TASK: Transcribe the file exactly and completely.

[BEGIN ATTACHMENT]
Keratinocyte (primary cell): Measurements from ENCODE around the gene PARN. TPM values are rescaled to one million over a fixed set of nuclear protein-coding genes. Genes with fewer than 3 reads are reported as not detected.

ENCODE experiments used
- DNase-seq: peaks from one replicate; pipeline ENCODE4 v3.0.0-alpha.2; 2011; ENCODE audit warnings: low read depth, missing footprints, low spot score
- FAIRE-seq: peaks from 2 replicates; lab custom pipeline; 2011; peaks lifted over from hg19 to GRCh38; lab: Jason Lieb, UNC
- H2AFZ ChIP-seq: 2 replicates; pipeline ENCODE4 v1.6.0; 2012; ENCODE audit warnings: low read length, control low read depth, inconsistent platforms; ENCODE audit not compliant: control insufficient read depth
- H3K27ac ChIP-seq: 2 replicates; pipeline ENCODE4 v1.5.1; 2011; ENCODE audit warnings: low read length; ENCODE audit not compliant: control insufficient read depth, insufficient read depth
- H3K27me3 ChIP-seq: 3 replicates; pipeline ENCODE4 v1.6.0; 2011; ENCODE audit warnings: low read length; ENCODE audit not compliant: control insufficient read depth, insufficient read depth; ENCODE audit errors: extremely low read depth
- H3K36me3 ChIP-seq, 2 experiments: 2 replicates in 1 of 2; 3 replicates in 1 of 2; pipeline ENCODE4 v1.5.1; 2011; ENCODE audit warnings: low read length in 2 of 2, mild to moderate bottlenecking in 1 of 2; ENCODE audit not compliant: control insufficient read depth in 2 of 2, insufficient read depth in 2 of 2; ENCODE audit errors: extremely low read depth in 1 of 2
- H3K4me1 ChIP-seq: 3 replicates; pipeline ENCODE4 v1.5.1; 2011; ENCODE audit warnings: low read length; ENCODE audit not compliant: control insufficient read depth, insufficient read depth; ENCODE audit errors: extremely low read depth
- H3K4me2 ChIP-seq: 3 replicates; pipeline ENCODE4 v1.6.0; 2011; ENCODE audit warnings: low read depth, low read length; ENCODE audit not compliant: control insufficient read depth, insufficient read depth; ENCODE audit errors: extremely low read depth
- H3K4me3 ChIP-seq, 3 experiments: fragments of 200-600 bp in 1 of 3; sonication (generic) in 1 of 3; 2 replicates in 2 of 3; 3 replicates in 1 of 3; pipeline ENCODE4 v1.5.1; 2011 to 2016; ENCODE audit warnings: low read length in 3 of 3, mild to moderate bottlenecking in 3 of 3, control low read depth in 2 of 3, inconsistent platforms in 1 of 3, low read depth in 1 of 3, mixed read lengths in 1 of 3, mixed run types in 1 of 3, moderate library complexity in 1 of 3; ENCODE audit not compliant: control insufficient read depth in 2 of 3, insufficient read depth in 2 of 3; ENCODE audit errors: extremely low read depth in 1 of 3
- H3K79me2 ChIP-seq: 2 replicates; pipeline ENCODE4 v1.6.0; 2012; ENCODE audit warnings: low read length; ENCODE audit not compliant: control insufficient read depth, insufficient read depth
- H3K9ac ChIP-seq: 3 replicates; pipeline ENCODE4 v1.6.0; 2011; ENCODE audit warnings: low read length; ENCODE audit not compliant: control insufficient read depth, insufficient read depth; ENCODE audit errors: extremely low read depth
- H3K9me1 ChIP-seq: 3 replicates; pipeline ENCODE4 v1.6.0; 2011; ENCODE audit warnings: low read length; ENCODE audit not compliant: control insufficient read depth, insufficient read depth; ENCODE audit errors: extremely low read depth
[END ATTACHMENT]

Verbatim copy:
Keratinocyte (primary cell): Measurements from ENCODE around the gene PARN. TPM values are rescaled to one million over a fixed set of nuclear protein-coding genes. Genes with fewer than 3 reads are reported as not detected.

ENCODE experiments used
- DNase-seq: peaks from one replicate; pipeline ENCODE4 v3.0.0-alpha.2; 2011; ENCODE audit warnings: low read depth, missing footprints, low spot score
- FAIRE-seq: peaks from 2 replicates; lab custom pipeline; 2011; peaks lifted over from hg19 to GRCh38; lab: Jason Lieb, UNC
- H2AFZ ChIP-seq: 2 replicates; pipeline ENCODE4 v1.6.0; 2012; ENCODE audit warnings: low read length, control low read depth, inconsistent platforms; ENCODE audit not compliant: control insufficient read depth
- H3K27ac ChIP-seq: 2 replicates; pipeline ENCODE4 v1.5.1; 2011; ENCODE audit warnings: low read length; ENCODE audit not compliant: control insufficient read depth, insufficient read depth
- H3K27me3 ChIP-seq: 3 replicates; pipeline ENCODE4 v1.6.0; 2011; ENCODE audit warnings: low read length; ENCODE audit not compliant: control insufficient read depth, insufficient read depth; ENCODE audit errors: extremely low read depth
- H3K36me3 ChIP-seq, 2 experiments: 2 replicates in 1 of 2; 3 replicates in 1 of 2; pipeline ENCODE4 v1.5.1; 2011; ENCODE audit warnings: low read length in 2 of 2, mild to moderate bottlenecking in 1 of 2; ENCODE audit not compliant: control insufficient read depth in 2 of 2, insufficient read depth in 2 of 2; ENCODE audit errors: extremely low read depth in 1 of 2
- H3K4me1 ChIP-seq: 3 replicates; pipeline ENCODE4 v1.5.1; 2011; ENCODE audit warnings: low read length; ENCODE audit not compliant: control insufficient read depth, insufficient read depth; ENCODE audit errors: extremely low read depth
- H3K4me2 ChIP-seq: 3 replicates; pipeline ENCODE4 v1.6.0; 2011; ENCODE audit warnings: low read depth, low read length; ENCODE audit not compliant: control insufficient read depth, insufficient read depth; ENCODE audit errors: extremely low read depth
- H3K4me3 ChIP-seq, 3 experiments: fragments of 200-600 bp in 1 of 3; sonication (generic) in 1 of 3; 2 replicates in 2 of 3; 3 replicates in 1 of 3; pipeline ENCODE4 v1.5.1; 2011 to 2016; ENCODE audit warnings: low read length in 3 of 3, mild to moderate bottlenecking in 3 of 3, control low read depth in 2 of 3, inconsistent platforms in 1 of 3, low read depth in 1 of 3, mixed read lengths in 1 of 3, mixed run types in 1 of 3, moderate library complexity in 1 of 3; ENCODE audit not compliant: control insufficient read depth in 2 of 3, insufficient read depth in 2 of 3; ENCODE audit errors: extremely low read depth in 1 of 3
- H3K79me2 ChIP-seq: 2 replicates; pipeline ENCODE4 v1.6.0; 2012; ENCODE audit warnings: low read length; ENCODE audit not compliant: control insufficient read depth, insufficient read depth
- H3K9ac ChIP-seq: 3 replicates; pipeline ENCODE4 v1.6.0; 2011; ENCODE audit warnings: low read length; ENCODE audit not compliant: control insufficient read depth, insufficient read depth; ENCODE audit errors: extremely low read depth
- H3K9me1 ChIP-seq: 3 replicates; pipeline ENCODE4 v1.6.0; 2011; ENCODE audit warnings: low read length; ENCODE audit not compliant: control insufficient read depth, insufficient read depth; ENCODE audit errors: extremely low read depth